17 – The SACP comes out in support of Deputy Finance Minister Mcebisi Jonas after he publicly states that the Gupta family offered him the position of Finance Minister with Zuma’s knowledge. The SACP calls for others who have been offered positions by the family to come forward.
The term “state capture” enters the popular lexicon to describe the Gupta/Zuma alliance of replacing key staff in government, parastatal and private organisations with people loyal to them. The term to describe these people becomes Zuptas.
ANC officials rally around Zuma as allegations of state capture spread.
In parliament the jovial Zuma says that the Gupta-Jonas scandal has nothing to do with him.
18 – In a two-page advert taken out in the Gupta-owned newspaper The New Age, the Gupta’s point out that they have been friends with Zuma long before he became president.
Cosas warns opponents of Zuma to stand down.
20 – The DA calls for the PP to investigate former Government Communication and Information System head Themba Maseko’s claims that Zuma had personally called him to help the Gupta family.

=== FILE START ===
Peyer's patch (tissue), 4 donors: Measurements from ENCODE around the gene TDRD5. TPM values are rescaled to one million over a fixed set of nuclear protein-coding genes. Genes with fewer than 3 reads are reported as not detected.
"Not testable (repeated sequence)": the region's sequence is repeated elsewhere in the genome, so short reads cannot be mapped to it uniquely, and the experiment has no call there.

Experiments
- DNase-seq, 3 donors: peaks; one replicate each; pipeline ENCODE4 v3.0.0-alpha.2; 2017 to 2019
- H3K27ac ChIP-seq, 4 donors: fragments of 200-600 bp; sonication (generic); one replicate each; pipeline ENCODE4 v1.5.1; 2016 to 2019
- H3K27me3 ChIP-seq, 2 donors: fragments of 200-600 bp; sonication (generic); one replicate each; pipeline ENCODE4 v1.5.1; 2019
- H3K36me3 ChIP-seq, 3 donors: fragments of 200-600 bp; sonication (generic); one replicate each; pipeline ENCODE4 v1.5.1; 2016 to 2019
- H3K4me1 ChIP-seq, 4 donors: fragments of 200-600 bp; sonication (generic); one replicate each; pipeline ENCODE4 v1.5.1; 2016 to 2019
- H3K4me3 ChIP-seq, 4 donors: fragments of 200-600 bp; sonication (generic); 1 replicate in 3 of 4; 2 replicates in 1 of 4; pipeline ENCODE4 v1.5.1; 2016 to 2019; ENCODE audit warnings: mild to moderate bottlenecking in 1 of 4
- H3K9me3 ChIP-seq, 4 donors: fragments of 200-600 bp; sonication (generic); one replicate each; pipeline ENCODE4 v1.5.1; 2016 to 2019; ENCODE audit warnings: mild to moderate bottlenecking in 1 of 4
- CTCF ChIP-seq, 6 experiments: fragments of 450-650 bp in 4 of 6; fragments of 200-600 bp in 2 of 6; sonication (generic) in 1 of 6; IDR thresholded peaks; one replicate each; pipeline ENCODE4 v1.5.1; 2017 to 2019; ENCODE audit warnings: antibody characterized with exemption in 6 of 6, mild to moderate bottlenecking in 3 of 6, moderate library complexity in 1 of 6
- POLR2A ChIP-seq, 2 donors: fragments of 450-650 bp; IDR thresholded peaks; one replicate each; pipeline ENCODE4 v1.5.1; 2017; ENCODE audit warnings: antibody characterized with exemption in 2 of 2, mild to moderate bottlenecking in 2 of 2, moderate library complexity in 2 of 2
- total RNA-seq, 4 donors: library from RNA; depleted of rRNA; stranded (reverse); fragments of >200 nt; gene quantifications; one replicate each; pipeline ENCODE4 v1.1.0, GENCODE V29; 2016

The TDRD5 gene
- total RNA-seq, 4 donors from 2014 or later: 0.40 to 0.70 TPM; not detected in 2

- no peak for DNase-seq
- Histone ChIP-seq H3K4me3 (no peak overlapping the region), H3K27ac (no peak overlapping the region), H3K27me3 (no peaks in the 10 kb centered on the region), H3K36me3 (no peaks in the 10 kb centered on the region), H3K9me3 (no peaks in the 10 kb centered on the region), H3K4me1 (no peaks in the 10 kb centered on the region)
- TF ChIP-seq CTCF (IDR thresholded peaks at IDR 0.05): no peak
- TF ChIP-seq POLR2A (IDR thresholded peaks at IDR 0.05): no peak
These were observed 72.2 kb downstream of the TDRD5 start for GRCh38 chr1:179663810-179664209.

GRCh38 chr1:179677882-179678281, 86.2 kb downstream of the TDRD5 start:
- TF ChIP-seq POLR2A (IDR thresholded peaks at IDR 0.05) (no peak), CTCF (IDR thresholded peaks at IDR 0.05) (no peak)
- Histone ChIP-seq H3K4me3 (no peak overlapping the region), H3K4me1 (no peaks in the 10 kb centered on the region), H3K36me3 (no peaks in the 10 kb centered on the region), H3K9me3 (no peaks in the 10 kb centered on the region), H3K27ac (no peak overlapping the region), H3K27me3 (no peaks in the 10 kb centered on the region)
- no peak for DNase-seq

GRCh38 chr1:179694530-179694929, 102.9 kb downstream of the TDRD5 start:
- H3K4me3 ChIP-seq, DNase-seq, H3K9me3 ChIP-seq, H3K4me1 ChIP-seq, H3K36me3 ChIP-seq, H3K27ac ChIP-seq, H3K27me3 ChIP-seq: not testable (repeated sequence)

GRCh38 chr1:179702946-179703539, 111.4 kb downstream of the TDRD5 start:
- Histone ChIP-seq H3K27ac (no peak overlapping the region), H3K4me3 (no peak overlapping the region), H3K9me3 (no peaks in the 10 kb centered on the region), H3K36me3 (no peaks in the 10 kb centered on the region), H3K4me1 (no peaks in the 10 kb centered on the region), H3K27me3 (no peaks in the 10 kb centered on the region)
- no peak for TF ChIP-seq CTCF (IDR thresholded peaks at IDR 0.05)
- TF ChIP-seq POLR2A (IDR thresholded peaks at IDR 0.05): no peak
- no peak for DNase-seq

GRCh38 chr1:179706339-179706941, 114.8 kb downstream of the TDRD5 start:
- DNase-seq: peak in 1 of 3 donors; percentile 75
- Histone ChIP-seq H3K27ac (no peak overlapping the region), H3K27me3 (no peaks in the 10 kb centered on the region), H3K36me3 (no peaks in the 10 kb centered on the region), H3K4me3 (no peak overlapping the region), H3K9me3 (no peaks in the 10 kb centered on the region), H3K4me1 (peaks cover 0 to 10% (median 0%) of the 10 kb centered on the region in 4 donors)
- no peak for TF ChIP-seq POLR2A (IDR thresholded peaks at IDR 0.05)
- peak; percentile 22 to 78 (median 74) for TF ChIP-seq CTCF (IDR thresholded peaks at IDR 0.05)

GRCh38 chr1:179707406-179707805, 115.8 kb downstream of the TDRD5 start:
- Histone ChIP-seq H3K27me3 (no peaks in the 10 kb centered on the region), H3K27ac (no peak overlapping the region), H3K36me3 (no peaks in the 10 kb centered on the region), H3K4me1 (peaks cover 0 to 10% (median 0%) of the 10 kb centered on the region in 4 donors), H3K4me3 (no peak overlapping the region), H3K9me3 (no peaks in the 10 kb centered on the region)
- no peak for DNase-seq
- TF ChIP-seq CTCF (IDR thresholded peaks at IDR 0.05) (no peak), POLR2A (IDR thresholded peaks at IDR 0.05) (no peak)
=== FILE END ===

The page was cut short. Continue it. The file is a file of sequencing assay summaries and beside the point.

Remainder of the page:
Cope calls for the arrest of Zuma and the Guptas.
21 – In a swipe against satirists Zuma issues a warning to racists who use art like some cartoonists.
26 – Zuma visits Saudi Arabia to strengthen ties and encourage investment.
27 – The DA calls for an ad hoc committee to investigate allegations of State Capture.
28 – Zuma arrives in the UAE for a state visit and to talk investment opportunities.
Zuma congratulates Patrice Talon on his election victory to become president of Benin. The election was seen as peaceful.
30 – The MK veterans association (MKMVA) accuses several ANC leaders of being in cahoots with White capitalists after they speak out against the perceived influence of the Guptas.
31 – The ConCourt finds that Zuma failed to uphold and defend the Constitution. This is in regard to his refusal to act on the PP’s findings on Nklandla. This is considered one of the most important judgements made by the court.